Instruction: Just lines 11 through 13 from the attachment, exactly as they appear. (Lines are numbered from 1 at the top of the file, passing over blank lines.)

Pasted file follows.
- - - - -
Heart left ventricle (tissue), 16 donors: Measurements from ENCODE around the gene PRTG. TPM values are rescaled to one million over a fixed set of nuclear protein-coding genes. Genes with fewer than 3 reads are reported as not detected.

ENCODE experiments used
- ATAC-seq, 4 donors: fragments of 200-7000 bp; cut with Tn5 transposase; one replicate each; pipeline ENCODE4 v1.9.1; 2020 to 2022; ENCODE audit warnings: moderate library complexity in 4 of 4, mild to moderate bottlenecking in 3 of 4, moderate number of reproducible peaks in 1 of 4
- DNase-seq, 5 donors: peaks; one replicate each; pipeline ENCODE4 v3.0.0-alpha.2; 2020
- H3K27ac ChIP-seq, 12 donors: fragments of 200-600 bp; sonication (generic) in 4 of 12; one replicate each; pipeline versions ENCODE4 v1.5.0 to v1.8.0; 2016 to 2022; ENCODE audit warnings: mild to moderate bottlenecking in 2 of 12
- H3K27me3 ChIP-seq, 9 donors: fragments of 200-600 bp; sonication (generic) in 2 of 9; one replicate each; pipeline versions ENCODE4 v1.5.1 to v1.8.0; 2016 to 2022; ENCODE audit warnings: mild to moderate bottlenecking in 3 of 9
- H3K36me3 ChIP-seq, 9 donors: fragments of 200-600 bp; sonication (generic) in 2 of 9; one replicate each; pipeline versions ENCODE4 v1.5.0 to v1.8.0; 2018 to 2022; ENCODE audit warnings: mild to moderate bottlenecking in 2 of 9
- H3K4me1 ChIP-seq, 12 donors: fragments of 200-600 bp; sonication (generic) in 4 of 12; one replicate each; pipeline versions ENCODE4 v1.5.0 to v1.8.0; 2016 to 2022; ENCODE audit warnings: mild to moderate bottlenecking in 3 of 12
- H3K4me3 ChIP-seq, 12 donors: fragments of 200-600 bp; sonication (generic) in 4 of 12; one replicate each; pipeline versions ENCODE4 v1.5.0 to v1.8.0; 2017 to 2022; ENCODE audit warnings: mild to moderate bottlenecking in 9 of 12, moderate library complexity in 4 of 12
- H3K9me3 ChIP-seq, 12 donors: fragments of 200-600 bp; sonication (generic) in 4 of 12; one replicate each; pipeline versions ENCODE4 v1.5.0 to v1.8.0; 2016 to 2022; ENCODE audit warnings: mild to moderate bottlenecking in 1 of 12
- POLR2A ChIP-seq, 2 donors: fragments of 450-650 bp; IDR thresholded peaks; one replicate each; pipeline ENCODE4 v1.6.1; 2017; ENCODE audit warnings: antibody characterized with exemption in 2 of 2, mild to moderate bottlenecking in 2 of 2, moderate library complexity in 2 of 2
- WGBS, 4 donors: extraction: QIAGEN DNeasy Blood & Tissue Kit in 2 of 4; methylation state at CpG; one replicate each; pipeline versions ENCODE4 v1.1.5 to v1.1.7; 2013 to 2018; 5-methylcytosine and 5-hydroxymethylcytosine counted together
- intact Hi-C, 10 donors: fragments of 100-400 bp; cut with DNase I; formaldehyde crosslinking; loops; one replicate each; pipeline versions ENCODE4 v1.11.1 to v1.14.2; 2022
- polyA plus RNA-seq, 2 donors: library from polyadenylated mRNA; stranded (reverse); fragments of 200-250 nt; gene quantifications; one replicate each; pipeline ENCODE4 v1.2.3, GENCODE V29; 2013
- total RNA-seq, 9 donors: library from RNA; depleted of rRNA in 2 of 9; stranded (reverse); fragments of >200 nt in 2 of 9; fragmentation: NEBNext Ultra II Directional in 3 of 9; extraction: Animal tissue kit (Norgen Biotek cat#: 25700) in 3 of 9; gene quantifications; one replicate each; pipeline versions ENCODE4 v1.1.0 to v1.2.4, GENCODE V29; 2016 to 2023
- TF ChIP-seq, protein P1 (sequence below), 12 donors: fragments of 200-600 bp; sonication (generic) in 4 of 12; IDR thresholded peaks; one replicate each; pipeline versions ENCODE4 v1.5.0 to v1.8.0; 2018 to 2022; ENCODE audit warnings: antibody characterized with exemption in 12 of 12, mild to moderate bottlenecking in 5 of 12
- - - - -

- POLR2A ChIP-seq, 2 donors: fragments of 450-650 bp; IDR thresholded peaks; one replicate each; pipeline ENCODE4 v1.6.1; 2017; ENCODE audit warnings: antibody characterized with exemption in 2 of 2, mild to moderate bottlenecking in 2 of 2, moderate library complexity in 2 of 2
- WGBS, 4 donors: extraction: QIAGEN DNeasy Blood & Tissue Kit in 2 of 4; methylation state at CpG; one replicate each; pipeline versions ENCODE4 v1.1.5 to v1.1.7; 2013 to 2018; 5-methylcytosine and 5-hydroxymethylcytosine counted together
- intact Hi-C, 10 donors: fragments of 100-400 bp; cut with DNase I; formaldehyde crosslinking; loops; one replicate each; pipeline versions ENCODE4 v1.11.1 to v1.14.2; 2022